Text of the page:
Anton Krupicka interviewed about minimalist running shoes and New Balance:
"...These slippers trace their inspiration to a blend of cultural factors, but also to an evening in 2008 at a downtown Colorado Springs, Colo., sandwich shop.
"That night, Anton Krupicka, an ultra-runner working at Colorado Running Co., was having a post-run beer with the product manager of New Balance, a running shoe manufacturer from Massachusetts.
"The product manager, Bryan Gothie, was in town showing off a new trail shoe and asked Krupicka what he thought.
"'It's all wrong, Krupicka said....'
"..."It's overbuilt. It's too much of a shoe," Krupicka remembers saying.
"When Gothie asked what he meant, Krupicka held up his shoes.
"They looked like they had been attacked by Freddy Krueger.
"Four years before, as a cross-country runner at Colorado College, Krupicka had had a revelation. For much of his life he had been running in clunky, motion-stabilizing shoes with orthotic inserts, and for most of that time he had struggled with stress fractures in his legs.
"He wanted a shoe that would mimic the design of the human foot, which spreads out shock through the foot's arch and the runner's bent knees.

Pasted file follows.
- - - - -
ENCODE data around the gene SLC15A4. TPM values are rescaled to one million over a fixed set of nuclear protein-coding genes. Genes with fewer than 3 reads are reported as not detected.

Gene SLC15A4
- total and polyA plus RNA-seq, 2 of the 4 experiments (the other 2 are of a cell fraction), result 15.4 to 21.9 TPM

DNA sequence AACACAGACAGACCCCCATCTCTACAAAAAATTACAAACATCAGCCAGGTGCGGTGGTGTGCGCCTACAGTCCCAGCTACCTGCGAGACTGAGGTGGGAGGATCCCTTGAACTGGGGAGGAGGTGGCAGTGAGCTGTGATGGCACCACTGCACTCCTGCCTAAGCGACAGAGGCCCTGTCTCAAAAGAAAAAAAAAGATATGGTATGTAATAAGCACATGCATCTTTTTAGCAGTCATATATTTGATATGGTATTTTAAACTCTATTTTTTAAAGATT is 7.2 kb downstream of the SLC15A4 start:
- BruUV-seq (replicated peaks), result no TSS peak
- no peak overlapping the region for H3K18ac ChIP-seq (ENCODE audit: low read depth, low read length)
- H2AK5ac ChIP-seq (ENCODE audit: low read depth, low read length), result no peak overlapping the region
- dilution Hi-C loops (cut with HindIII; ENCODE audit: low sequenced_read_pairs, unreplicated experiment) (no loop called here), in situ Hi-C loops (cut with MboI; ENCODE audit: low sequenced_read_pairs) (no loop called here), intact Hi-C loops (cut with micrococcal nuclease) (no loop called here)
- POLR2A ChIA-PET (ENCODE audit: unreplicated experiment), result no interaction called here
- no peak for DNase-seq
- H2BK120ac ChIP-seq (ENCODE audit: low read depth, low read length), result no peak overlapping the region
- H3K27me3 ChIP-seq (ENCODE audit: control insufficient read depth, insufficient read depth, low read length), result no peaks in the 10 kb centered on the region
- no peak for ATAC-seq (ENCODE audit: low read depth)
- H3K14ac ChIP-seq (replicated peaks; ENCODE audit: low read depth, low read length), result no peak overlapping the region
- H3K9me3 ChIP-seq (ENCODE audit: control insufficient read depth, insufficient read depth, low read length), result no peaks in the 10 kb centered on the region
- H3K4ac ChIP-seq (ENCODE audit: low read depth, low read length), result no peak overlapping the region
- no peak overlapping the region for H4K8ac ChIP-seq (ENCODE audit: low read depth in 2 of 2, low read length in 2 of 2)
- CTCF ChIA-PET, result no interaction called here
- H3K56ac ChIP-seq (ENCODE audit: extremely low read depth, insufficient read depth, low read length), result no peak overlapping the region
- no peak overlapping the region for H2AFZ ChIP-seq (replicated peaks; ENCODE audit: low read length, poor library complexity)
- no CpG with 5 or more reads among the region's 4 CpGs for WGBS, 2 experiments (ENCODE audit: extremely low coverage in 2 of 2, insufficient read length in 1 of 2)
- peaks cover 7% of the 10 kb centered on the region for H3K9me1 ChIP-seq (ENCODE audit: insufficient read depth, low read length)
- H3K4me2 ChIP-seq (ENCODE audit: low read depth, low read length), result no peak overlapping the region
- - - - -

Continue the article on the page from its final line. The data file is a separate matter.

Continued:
"'But there were none,' Krupicka said. 'I was so frustrated.'
"Every shoe he looked at, with the exception of racing flats, had a big fat heel getting in the way. And racing flats could not hold up on the trails.
"So one day he pulled out a kitchen knife and started hacking the heel of a pair of old New Balances. Over the next few months, between runs, he cut off more and more pieces he felt he did not need. He did the same to every new pair of shoes he bought.
"...'Since I started running in those shoes I haven't had a stress fracture,' Krupicka said. 'It encourages you to run in a much more natural way.'
"New Balance asked Krupicka to work with them on a new line of shoes. The company would come up with designs. He would test them on the trail, then, Gothie said, 'take the switchblade to them...'
"...Krupicka said that while he ignores most trends, he is pleased with this one.
"'It is a trend built on some actual fact and truth,' he said, because it encourages people to run in a more 'natural way.'..."
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